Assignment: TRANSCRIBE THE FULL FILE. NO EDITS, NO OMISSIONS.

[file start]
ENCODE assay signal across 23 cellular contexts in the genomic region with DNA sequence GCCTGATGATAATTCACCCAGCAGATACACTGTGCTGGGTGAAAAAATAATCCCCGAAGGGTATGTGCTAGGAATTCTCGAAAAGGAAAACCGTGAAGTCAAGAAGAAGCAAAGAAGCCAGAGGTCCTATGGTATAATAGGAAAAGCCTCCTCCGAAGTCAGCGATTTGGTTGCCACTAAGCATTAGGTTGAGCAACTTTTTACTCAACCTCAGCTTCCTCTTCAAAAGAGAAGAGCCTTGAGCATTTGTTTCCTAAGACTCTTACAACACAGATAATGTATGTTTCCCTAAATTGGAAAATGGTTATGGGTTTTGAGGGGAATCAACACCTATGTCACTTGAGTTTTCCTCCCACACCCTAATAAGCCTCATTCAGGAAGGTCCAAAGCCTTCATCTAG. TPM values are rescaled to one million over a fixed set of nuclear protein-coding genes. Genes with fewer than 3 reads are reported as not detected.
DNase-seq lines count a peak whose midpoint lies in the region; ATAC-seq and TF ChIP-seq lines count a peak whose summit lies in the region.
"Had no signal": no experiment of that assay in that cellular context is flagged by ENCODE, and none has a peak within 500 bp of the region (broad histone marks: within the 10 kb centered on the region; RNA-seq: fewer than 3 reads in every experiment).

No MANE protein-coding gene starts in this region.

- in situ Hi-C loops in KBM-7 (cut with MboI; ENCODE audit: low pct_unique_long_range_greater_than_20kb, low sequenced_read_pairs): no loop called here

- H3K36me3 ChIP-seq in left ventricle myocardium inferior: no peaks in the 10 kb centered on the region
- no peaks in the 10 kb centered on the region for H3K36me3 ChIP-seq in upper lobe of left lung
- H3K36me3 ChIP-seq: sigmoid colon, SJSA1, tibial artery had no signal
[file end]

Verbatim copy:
ENCODE assay signal across 23 cellular contexts in the genomic region with DNA sequence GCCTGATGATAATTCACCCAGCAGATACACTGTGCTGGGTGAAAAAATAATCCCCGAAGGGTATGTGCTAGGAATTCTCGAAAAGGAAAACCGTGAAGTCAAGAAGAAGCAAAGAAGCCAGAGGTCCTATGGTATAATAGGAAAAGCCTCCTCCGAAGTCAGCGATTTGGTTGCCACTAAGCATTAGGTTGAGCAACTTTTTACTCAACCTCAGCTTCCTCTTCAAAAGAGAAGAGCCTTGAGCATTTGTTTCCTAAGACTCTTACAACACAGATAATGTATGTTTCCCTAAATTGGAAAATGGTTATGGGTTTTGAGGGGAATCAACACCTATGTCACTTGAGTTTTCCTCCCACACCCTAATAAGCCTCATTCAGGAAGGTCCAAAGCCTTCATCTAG. TPM values are rescaled to one million over a fixed set of nuclear protein-coding genes. Genes with fewer than 3 reads are reported as not detected.
DNase-seq lines count a peak whose midpoint lies in the region; ATAC-seq and TF ChIP-seq lines count a peak whose summit lies in the region.
"Had no signal": no experiment of that assay in that cellular context is flagged by ENCODE, and none has a peak within 500 bp of the region (broad histone marks: within the 10 kb centered on the region; RNA-seq: fewer than 3 reads in every experiment).

No MANE protein-coding gene starts in this region.

- in situ Hi-C loops in KBM-7 (cut with MboI; ENCODE audit: low pct_unique_long_range_greater_than_20kb, low sequenced_read_pairs): no loop called here

- H3K36me3 ChIP-seq in left ventricle myocardium inferior: no peaks in the 10 kb centered on the region
- no peaks in the 10 kb centered on the region for H3K36me3 ChIP-seq in upper lobe of left lung
- H3K36me3 ChIP-seq: sigmoid colon, SJSA1, tibial artery had no signal